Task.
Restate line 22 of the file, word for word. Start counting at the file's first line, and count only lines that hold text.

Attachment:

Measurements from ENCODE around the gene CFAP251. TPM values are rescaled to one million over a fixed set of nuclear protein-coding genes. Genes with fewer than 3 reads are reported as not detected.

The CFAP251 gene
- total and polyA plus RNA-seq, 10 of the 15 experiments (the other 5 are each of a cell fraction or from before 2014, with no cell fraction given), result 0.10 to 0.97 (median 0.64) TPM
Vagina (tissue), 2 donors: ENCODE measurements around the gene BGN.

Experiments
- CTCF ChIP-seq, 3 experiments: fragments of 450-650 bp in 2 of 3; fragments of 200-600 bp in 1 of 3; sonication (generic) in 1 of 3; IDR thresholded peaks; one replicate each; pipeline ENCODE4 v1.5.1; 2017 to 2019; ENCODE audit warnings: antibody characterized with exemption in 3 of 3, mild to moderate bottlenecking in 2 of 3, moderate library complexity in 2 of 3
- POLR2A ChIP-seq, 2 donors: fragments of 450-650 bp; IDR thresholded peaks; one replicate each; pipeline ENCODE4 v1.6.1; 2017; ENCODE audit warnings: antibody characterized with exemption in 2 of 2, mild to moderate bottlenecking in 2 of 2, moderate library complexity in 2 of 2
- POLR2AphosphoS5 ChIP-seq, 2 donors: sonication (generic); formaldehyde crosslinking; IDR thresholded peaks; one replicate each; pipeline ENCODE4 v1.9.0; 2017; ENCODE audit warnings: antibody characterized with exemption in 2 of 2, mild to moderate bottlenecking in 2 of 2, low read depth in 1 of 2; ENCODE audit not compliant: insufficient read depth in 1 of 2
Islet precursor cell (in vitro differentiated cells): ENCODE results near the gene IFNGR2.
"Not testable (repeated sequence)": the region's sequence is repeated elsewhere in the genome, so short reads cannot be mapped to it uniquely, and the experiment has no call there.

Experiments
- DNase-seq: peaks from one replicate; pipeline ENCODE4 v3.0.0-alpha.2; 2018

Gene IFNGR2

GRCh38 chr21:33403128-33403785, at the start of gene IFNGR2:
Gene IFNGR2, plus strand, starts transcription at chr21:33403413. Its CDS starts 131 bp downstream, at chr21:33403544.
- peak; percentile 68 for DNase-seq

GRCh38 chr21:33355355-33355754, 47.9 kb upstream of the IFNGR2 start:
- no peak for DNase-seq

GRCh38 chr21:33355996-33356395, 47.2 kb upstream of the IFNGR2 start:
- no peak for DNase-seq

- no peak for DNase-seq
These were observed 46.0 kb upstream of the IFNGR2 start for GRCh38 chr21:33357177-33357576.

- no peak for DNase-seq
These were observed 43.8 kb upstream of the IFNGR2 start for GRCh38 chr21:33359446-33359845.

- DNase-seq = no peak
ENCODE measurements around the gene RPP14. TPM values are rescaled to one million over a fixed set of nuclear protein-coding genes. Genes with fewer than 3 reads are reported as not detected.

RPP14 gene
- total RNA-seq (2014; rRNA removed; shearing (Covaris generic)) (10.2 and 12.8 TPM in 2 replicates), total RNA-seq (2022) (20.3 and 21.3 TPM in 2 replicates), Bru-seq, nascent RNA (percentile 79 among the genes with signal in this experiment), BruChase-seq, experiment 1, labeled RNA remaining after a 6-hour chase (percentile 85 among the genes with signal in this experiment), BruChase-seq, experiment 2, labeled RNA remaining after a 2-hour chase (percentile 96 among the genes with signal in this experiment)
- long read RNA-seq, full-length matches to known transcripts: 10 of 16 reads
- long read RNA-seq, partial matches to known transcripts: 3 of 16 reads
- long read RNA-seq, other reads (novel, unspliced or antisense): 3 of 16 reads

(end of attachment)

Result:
These were observed 46.0 kb upstream of the IFNGR2 start for GRCh38 chr21:33357177-33357576.